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Yu, XiaominSimulation Study of Sequential Probability Ratio Test (SPRT) in Monitoring an Event Rate
MS, University of Cincinnati, 2009, Medicine : Biostatistics (Environmental Health)
Unlike the classical hypothesis test, the method of sequential probability ratio test (SPRT) checks the outcome sequentially. Based on the outcome, the test can have one of three test results: reject the null hypothesis, accept the null hypothesis, or continue the SPRT procedure. Consequently, the SPRT method may reduce the required sample size for performing a test as compared to a classical hypothesis test. A simulation study of SPRT was performed. A variety of comparisons between p0 and p1 were simulated with p0 =0.001 and p1 between 0.0011 and 0.0023. The target rates of the 12 time points for each group were from 0 out of 104 to 30 out of 104 with a constant increment of 2/104. The results showed that the larger the difference between p0 and p1, the quicker one could reject the null hypothesis. Therefore, we can expect a quicker response when p0/p1 has larger differences.

Committee:

Paul Succop (Committee Chair); Linda Levin (Committee Member)

Subjects:

Biostatistics; Epidemiology; Health Care; Mathematics; Statistics; Therapy

Keywords:

SPRT; Sequential Probability Ratio Test; Sequential Test; Simulation Study.

Al-Mafrachi, Basheer Husham AliDetection of DDoS Attacks against the SDN Controller using Statistical Approaches
Master of Science in Computer Engineering (MSCE), Wright State University, 2017, Computer Engineering
In traditional networks, switches and routers are very expensive, complex, and inflexible because forwarding and handling of packets are in the same device. However, Software Defined Networking (SDN) makes networks design more flexible, cheaper, and programmable because it separates the control plane from the data plane. SDN gives administrators of networks more flexibility to handle the whole network by using one device which is the controller. Unfortunately, SDN faces a lot of security problems that may severely affect the network operations if not properly addressed. Threat vectors may target main components of SDN such as the control plane, the data plane, and/or the application. Threats may also target the communication among these components. Among the threats that can cause significant damages include attacks on the control plane and communication between the controller and other networks components by exploiting the vulnerabilities in the controller or communication protocols. Controllers of SDN and their communications may be subjected to different types of attacks. DDoS attacks on the SDN controller can bring the network down. In this thesis, we have studied various form of DDoS attacks against the controller of SDN. We conducted a comparative study of a set of methods for detecting DDoS attacks on the SDN controller and identifying compromised switch interfaces. These methods are sequential probability ratio test (SPRT), count-based detection (CD), percentage-based detection (PD), and entropy-based detection (ED). We implemented the detection methods and evaluated the performance of the methods using publicly available DARPA datasets. Finally, we found that SPRT is the only one that has the highest accuracy and F score and detect almost all DDoS attacks without producing false positive and false negative.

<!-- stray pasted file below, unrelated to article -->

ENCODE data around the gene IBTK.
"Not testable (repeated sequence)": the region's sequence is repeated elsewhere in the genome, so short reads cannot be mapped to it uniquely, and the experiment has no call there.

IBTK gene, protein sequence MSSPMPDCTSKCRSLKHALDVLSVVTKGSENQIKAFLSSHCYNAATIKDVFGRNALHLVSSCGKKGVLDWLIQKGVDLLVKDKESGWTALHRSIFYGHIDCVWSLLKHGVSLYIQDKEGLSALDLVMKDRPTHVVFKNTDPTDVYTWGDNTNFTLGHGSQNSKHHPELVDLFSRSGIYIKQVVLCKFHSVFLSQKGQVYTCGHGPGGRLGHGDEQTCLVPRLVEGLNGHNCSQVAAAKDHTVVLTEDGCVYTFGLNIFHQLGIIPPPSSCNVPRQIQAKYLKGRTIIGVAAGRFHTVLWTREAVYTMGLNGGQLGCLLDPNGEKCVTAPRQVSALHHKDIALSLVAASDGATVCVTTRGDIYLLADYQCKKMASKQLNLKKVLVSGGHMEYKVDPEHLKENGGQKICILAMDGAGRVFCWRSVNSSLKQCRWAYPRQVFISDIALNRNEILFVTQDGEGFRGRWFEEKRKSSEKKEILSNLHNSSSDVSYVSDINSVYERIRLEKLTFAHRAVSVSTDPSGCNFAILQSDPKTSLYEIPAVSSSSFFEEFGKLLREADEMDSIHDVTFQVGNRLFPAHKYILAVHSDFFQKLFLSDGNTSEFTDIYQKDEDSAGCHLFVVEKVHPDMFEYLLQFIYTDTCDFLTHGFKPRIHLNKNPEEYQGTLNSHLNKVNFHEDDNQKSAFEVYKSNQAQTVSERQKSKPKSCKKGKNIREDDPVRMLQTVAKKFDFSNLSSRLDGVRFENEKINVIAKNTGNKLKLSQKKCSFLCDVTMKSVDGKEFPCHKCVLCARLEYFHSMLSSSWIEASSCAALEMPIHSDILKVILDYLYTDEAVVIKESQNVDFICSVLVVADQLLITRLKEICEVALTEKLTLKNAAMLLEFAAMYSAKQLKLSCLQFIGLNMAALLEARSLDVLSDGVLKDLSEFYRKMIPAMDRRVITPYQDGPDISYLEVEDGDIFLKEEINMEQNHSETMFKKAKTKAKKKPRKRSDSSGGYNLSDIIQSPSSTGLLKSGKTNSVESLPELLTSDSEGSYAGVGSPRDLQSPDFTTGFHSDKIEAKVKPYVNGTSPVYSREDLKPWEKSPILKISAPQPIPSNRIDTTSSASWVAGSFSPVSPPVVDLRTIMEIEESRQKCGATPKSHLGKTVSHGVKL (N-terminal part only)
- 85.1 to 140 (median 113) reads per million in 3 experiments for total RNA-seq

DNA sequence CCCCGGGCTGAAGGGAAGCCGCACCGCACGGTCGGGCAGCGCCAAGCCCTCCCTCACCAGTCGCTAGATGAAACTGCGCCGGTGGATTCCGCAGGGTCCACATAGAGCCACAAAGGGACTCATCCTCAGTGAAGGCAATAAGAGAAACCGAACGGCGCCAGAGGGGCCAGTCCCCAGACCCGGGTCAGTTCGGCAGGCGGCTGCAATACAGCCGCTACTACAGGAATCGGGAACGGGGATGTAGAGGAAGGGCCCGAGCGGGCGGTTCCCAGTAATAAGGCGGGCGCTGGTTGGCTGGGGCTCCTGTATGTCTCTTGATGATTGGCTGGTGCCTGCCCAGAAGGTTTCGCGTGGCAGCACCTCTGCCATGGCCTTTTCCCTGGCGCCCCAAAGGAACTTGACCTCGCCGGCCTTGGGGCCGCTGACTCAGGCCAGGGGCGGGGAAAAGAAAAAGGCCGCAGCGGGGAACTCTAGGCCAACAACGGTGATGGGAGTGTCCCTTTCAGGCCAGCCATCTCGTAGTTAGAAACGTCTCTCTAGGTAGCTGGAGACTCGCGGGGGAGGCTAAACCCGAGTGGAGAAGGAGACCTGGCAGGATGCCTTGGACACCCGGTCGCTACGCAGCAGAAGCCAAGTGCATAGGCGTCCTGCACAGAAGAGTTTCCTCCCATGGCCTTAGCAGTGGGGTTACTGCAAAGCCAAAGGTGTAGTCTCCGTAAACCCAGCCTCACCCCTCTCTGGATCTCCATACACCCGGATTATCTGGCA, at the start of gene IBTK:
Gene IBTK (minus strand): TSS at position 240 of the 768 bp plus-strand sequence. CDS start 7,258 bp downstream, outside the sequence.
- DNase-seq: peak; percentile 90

Committee:

Bin Wang, Ph.D. (Advisor); Yong Pei, Ph.D. (Committee Member); Mateen Rizki, Ph.D. (Committee Member)

Subjects:

Computer Engineering

Keywords:

SDN; Controller; DDoS attacks; SPRT; CD; PD; CUSUM; ED

Starvaggi, Patrick WilliamExact Distributions of Sequential Probability Ratio Tests
PHD, Kent State University, 2014, College of Arts and Sciences / Department of Mathematical Science
We have found the joint Laplace transform of certain stopping times related to the SPRT and their associated stopped processes for testing the mean of an exponential population. This gives the exact distribution of the stopping time associated with this SPRT. The method used is novel and bypasses the usual martingale techniques. From this have derived the variance of this SPRT, a result which was hitherto unknown. We also have made a novel comparison of a fixed sample Neyman-Pearson most powerful test to Wald's SPRT, whose sample size is random. This was done by analogy to mean-variance analysis in portfolio theory. The random sample number of the SPRT brings that "risk" with it, and therefore, that variability should be brought into the discussion when comparing the guaranteed fixed sample size of the Neyman-Pearson test. The technique used is flexible and can be extended to study stopping times of the same probability ratios using non-constant boundaries, known as generalized SPRT (GSPRT). We considered the case when the boundaries are intersecting lines. This means that the GSPRT will be bounded by some fixed N>0 with probability one. We have provided a closed form expression for the joint Laplace transform of this GSPRT and the associated stopped process. We thereby provided closed form expressions for the first two moments of the GSPRT.

Committee:

Mohammad Khan (Advisor); Eugene Gartland, Jr. (Committee Member); Oana Mocioalca (Committee Member); Butje Patuwo (Committee Member); Manfred Van Dulmen (Committee Member)

Subjects:

Mathematics

Keywords:

Sequential probability ratio test, SPRT, GSPRT, exponential distribution, Neyman-Pearson